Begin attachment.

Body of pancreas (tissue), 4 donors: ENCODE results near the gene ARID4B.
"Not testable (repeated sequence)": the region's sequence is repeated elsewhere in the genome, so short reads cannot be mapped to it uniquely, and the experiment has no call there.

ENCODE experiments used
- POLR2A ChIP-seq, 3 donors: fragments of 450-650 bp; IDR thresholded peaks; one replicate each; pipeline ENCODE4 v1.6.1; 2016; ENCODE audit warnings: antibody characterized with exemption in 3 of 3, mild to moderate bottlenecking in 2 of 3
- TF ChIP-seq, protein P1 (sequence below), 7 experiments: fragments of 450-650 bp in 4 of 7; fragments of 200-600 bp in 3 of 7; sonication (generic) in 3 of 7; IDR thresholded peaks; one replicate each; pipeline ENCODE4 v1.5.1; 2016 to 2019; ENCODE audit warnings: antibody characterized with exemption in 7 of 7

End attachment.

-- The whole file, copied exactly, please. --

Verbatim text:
Body of pancreas (tissue), 4 donors: ENCODE results near the gene ARID4B.
"Not testable (repeated sequence)": the region's sequence is repeated elsewhere in the genome, so short reads cannot be mapped to it uniquely, and the experiment has no call there.

ENCODE experiments used
- POLR2A ChIP-seq, 3 donors: fragments of 450-650 bp; IDR thresholded peaks; one replicate each; pipeline ENCODE4 v1.6.1; 2016; ENCODE audit warnings: antibody characterized with exemption in 3 of 3, mild to moderate bottlenecking in 2 of 3
- TF ChIP-seq, protein P1 (sequence below), 7 experiments: fragments of 450-650 bp in 4 of 7; fragments of 200-600 bp in 3 of 7; sonication (generic) in 3 of 7; IDR thresholded peaks; one replicate each; pipeline ENCODE4 v1.5.1; 2016 to 2019; ENCODE audit warnings: antibody characterized with exemption in 7 of 7